UPDATE: I got a tweet from Father Kelly himself, who was apparently misquoted by the folks at CBS Detroit in the story as it was posted this morning. Here is the updated version of what Kelly said:
Kelly said, jokingly, that he knows God doesn’t play favorites, but on a personal level he hopes God cares more about the Tigers than the Yankees. As a theologian, though, he knows the Lord doesn’t take sides.
Well that’s eminently more reasonable, even if the world is somewhat less interesting without smack-talking Episcopal priests.
8:52 AM: Hey, I didn’t say it. An Episcopal priest — Father Steven Kelly of St. John’s Episcopal Church in Detroit — did:
Fr. Steven J. Kelly is holding his annual “Pray Here for the Tigers” service at 6 p.m.They’re praying for everyone from the players, to the vendors, to the owners, to the fans …
But, does God really care about the Tigers? Kelly said he hopes God cares more about them than the Yankees.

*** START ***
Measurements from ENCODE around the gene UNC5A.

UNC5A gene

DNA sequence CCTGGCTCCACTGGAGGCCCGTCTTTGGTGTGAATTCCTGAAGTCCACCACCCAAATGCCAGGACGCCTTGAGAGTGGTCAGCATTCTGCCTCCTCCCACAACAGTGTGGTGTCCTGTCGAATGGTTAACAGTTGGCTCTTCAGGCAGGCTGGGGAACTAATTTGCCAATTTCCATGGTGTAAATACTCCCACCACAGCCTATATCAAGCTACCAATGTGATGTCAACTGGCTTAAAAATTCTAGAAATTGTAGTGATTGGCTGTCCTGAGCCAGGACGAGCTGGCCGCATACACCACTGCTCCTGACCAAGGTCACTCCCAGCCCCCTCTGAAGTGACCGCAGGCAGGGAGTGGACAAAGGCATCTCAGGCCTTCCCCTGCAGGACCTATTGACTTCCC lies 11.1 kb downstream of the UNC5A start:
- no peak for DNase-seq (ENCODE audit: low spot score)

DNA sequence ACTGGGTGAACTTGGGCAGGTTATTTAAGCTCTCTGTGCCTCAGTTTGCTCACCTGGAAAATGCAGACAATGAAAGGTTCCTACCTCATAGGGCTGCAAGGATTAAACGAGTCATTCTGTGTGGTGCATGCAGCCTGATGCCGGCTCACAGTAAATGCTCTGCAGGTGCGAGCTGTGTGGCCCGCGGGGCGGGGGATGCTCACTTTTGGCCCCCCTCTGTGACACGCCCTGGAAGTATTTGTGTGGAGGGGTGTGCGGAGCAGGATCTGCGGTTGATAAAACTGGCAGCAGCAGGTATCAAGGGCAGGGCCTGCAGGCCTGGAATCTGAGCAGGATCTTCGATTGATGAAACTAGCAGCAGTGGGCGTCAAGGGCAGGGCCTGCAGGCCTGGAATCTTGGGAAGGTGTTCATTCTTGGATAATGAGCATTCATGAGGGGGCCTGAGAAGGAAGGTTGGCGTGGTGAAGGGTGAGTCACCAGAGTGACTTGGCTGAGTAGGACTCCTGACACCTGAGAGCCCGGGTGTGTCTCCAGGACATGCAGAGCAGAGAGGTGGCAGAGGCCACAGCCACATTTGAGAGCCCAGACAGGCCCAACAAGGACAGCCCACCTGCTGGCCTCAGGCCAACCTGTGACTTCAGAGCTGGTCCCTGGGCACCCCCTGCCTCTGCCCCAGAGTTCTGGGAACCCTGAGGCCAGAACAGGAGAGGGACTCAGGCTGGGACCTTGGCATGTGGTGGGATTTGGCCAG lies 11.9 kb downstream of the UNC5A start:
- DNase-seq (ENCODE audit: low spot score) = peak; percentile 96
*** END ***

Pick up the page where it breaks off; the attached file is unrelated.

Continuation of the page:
Far be it from me to argue theology with a man of the cloth.
(from CBS Detroit)
Indians outfielder Bradley Zimmer is out for the year after undergoing arthroscopic surgery on his right shoulder, the team announced Saturday. The projected recovery timetable spans anywhere from 8-12 months, which puts Zimmer’s return in the second half of the 2019 season, assuming that all goes well.
Zimmer, 25, had not made an appearance for the Indians since June 3. He racked up a cumulative nine weeks on the major- and minor-league disabled lists this season and will have finished his year with a .226/.281/.330 batting line, seven extra-base hits, and four stolen bases in 114 plate appearances.
The outfielder reportedly sustained his season-ending injury during a workout in Triple-A Columbus, where Cleveland.com’s Joe Noga says Zimmer began feeling discomfort in his shoulder after completing a set of one-handed throwing drills. Comments from club manager Terry Francona suggest that the Indians have every reason to believe that he’ll make a full recovery by next summer, though it’s not yet clear whether or not he’ll need additional time to readjust to a full workload when he takes the field again.